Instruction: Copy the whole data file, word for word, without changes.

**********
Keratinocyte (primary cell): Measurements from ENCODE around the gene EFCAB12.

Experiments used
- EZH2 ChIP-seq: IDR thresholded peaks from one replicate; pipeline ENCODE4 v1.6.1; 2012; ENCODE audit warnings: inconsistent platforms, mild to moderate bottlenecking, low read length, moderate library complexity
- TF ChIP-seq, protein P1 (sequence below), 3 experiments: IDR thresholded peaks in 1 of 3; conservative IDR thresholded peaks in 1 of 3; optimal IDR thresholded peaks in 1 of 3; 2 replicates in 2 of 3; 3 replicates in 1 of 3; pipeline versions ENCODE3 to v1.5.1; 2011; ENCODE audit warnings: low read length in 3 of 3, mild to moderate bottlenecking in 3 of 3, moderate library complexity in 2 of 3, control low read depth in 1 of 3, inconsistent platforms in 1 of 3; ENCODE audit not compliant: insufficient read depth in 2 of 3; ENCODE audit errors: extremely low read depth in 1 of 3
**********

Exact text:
Keratinocyte (primary cell): Measurements from ENCODE around the gene EFCAB12.

Experiments used
- EZH2 ChIP-seq: IDR thresholded peaks from one replicate; pipeline ENCODE4 v1.6.1; 2012; ENCODE audit warnings: inconsistent platforms, mild to moderate bottlenecking, low read length, moderate library complexity
- TF ChIP-seq, protein P1 (sequence below), 3 experiments: IDR thresholded peaks in 1 of 3; conservative IDR thresholded peaks in 1 of 3; optimal IDR thresholded peaks in 1 of 3; 2 replicates in 2 of 3; 3 replicates in 1 of 3; pipeline versions ENCODE3 to v1.5.1; 2011; ENCODE audit warnings: low read length in 3 of 3, mild to moderate bottlenecking in 3 of 3, moderate library complexity in 2 of 3, control low read depth in 1 of 3, inconsistent platforms in 1 of 3; ENCODE audit not compliant: insufficient read depth in 2 of 3; ENCODE audit errors: extremely low read depth in 1 of 3